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INDUSTRY WAGE SURVEY




Communications

I

1962

B u l l e t i n No. 1 3 8 9
UNITED STATES DEPARTMENT OF LABOR
W. Willard Wirtz, Secretary
B U R E A U O F L A B O R S T A T IS T IC S
Ewan C la gu e , Com m issioner

INDUSTRY WAGE SURVEY

Communications
1962

Bulletin No. 1389
December 1963

UNITED STATES DEPARTMENT OF LABOR
W. Willard Wirtz, Secretary
BUREAU OF LABOR STATISTICS
Ewan Clague, Commissioner

For sale by the Superintendent of Documents, U.S. Government Printing Office, Washington, D.C., 2 0 4 0 2 - Price 20 cents










Preface

This summary of employment and hourly earnings
data is based on annual reports filed with the Federal
Communications Commission by class A telephone car­
riers, the Western Union Telegraph Company, radiotele­
gram carriers, and ocean-cable carriers, as required by
the amended Communications Act of 1934. Under a coop­
erative arrangement, the Bureau of Labor Statistics tab­
ulates and publishes the data.
This bulletin was prepared by Joseph C. Bush in
the Bureau's Division of Occupational Pay, under the gen­
eral direction of L. R. Linsenmayer, Assistant Commis­
sioner of Wages and Industrial Relations.

m

Contents
Page
Summary_________________________________________________________________________
Class A telephone carriers______________________________________________________
Earnings in December 1962__________________________________________________
Trends in employment and earnings_________________________________________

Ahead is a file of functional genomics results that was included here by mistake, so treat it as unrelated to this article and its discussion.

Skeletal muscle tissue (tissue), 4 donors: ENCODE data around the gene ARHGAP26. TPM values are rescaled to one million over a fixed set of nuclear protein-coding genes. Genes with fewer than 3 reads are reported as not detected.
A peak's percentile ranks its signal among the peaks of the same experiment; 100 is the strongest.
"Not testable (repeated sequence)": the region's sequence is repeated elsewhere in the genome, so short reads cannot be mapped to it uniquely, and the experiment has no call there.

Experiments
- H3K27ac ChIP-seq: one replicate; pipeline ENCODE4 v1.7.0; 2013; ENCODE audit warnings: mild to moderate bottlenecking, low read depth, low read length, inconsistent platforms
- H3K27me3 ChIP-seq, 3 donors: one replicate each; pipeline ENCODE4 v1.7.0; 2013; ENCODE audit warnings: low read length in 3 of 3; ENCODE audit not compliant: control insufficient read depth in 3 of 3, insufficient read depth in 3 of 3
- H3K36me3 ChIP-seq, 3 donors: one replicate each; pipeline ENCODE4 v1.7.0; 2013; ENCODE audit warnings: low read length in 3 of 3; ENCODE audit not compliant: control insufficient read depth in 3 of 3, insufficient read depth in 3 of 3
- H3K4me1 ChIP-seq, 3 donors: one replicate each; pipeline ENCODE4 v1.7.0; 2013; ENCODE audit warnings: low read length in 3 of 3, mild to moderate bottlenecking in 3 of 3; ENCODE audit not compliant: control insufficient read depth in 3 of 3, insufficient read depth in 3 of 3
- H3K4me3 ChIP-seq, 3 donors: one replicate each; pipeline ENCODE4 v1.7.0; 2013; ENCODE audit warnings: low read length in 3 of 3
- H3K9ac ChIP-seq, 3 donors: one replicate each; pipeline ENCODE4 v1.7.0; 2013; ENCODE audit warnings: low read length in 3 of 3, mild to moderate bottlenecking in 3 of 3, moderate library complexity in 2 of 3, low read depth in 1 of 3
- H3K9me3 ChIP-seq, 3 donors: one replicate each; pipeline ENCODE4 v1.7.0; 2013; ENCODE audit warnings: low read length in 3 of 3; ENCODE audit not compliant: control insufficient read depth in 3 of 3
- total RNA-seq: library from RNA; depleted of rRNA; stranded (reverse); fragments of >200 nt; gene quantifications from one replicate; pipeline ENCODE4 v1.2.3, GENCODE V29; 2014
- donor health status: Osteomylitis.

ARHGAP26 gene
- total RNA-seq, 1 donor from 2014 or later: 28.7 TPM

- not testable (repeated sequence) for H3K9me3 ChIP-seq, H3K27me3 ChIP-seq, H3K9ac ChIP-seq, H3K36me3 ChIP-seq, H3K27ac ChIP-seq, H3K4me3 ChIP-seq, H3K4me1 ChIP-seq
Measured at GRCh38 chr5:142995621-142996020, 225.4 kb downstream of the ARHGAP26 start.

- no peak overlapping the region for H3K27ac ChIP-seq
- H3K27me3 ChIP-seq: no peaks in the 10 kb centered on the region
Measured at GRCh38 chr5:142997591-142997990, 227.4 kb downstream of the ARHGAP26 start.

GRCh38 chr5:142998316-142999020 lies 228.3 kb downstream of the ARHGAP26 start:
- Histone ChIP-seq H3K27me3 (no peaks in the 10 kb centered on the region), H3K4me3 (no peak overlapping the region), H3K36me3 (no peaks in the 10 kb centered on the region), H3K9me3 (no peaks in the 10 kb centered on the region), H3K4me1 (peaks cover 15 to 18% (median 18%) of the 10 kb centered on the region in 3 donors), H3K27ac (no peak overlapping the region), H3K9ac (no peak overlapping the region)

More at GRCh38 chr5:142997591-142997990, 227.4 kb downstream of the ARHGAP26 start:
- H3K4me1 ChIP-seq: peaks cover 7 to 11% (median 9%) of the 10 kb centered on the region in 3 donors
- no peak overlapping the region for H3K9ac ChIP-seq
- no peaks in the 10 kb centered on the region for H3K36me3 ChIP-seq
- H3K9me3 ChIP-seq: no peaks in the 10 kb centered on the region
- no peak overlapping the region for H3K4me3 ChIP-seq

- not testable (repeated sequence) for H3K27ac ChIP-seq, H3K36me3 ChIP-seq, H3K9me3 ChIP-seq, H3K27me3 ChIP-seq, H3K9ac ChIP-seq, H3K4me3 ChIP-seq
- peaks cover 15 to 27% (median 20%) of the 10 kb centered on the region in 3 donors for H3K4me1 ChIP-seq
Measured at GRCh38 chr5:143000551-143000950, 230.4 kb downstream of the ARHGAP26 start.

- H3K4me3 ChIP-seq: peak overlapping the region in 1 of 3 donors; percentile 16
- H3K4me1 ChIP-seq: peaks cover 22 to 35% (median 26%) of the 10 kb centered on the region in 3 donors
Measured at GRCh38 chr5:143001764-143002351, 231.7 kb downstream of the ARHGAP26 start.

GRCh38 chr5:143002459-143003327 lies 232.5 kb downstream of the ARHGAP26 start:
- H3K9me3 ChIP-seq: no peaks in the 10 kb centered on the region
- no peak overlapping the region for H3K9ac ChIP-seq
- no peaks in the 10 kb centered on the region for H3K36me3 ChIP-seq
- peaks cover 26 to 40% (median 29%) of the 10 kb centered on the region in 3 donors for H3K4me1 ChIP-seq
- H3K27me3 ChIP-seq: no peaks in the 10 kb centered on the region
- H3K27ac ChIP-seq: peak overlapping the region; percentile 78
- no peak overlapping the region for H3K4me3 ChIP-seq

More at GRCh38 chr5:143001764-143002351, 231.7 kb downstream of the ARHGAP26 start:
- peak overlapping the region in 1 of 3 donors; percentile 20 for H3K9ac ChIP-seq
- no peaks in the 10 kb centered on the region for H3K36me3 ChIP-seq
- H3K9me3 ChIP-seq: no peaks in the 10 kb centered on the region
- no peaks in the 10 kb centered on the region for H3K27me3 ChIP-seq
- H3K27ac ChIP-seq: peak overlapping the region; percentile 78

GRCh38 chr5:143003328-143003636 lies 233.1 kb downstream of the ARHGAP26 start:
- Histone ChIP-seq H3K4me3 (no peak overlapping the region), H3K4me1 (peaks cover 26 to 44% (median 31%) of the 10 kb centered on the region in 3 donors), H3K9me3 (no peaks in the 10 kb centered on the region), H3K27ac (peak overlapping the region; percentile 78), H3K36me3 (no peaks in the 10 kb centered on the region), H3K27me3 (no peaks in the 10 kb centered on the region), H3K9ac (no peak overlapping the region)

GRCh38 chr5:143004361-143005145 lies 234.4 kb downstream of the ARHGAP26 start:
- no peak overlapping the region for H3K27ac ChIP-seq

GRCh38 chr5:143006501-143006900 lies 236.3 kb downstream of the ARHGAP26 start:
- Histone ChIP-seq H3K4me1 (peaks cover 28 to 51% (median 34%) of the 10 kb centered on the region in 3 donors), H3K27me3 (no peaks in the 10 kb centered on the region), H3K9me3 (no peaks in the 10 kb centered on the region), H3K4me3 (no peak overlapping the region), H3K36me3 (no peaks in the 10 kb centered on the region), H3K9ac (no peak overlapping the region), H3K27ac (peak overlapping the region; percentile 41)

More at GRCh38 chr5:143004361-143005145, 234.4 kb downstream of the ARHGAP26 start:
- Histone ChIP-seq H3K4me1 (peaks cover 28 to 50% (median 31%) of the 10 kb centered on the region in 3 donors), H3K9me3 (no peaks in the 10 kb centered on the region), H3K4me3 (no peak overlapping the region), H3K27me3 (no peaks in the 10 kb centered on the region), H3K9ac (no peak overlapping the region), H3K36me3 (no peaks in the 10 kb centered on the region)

Western Union Telegraph Company______________________________________________
Radiotelegraph carriers_________________________________________________________
Ocean-cable carriers____________________________________________________________

1
1
1
4
6
7
8

Chart:
Employment and average hourly earnings of communications
workers except officials and managerial assistants,
October 1947—December 1962----------------------------------------------------------------------

2

Tables:
Percentage distribution of employees in occupational groups by
average hourly earnings, December 1962, for—
1. Class A telephone carriers----------------------------------------------------------------2. Bell System telephone carriers_______________________________________
3. Non-Bell class A telephone carriers_________________________________

9
10
11

Average hourly earnings of employees in selected occupations
by region, December 1962, for—
4. All class A and Bell System telephonecarriers______________________

12

Percentage distribution of employees in occupational groups by
average hourly earnings, October 1962, for—
5. Wire-telegraph employees of Western UnionTelegraph Company____
6. Radiotelegraph carriers______________________________________________
7. Ocean-cable carriers__________________________________________________

13
14
15

Appendix: Scope and method of survey________-_________________________________

17




iv

Industry W age Survey----Communications, 1962
Summary
Earnings of the 631,205 employees (excluding officials and managerial
assistants) of the Nation’s principal communications carriers averaged $2.77 an
hour in late 1962— an increase of 4. 1 percent since 1961.
This compares with
increases of 4 .7 percent between I960 and 1961 and 5 percent between 1959 and
I960. 1 Class A telephone carriers, accounting for 94 percent of the total work
force covered by the study, averaged $2.78 in December 1962, compared with
$ 2 .6 7 , the 1961 level of scheduled compensation. 2 The average straight-time
hourly rate of pay for nonmessenger employees of Western Union’s wire-telegraph
operations was $2.63 in October 1962— an increase of 4 .4 percent above the 1961
level. Employees of radiotelegraph and ocean-cable carriers account for less
than 1 percent of the covered work force. Their earnings in October 1962 aver­
aged $ 3 .1 3 and $ 2 .9 4 an hour, respectively.
The study, based on reports of carriers under the full jurisdiction of the